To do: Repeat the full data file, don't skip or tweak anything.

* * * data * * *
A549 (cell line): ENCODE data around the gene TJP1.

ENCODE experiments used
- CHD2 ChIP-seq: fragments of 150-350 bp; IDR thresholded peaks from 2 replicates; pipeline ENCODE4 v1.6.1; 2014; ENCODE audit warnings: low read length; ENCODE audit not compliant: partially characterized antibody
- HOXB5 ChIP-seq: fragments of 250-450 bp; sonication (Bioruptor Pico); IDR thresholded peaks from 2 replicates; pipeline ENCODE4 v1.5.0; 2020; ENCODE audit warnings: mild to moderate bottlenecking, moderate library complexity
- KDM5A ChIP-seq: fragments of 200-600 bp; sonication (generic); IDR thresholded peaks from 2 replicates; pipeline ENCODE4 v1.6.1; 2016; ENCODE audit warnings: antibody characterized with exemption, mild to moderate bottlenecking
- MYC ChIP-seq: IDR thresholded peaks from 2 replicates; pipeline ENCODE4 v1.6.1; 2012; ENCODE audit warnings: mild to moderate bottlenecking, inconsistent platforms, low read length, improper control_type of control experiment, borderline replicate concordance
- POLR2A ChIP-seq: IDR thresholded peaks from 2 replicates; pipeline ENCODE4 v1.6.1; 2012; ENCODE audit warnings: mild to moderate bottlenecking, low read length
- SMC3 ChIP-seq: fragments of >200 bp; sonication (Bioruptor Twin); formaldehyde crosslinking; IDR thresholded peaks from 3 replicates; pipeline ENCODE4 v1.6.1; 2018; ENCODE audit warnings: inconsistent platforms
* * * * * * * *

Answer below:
A549 (cell line): ENCODE data around the gene TJP1.

ENCODE experiments used
- CHD2 ChIP-seq: fragments of 150-350 bp; IDR thresholded peaks from 2 replicates; pipeline ENCODE4 v1.6.1; 2014; ENCODE audit warnings: low read length; ENCODE audit not compliant: partially characterized antibody
- HOXB5 ChIP-seq: fragments of 250-450 bp; sonication (Bioruptor Pico); IDR thresholded peaks from 2 replicates; pipeline ENCODE4 v1.5.0; 2020; ENCODE audit warnings: mild to moderate bottlenecking, moderate library complexity
- KDM5A ChIP-seq: fragments of 200-600 bp; sonication (generic); IDR thresholded peaks from 2 replicates; pipeline ENCODE4 v1.6.1; 2016; ENCODE audit warnings: antibody characterized with exemption, mild to moderate bottlenecking
- MYC ChIP-seq: IDR thresholded peaks from 2 replicates; pipeline ENCODE4 v1.6.1; 2012; ENCODE audit warnings: mild to moderate bottlenecking, inconsistent platforms, low read length, improper control_type of control experiment, borderline replicate concordance
- POLR2A ChIP-seq: IDR thresholded peaks from 2 replicates; pipeline ENCODE4 v1.6.1; 2012; ENCODE audit warnings: mild to moderate bottlenecking, low read length
- SMC3 ChIP-seq: fragments of >200 bp; sonication (Bioruptor Twin); formaldehyde crosslinking; IDR thresholded peaks from 3 replicates; pipeline ENCODE4 v1.6.1; 2018; ENCODE audit warnings: inconsistent platforms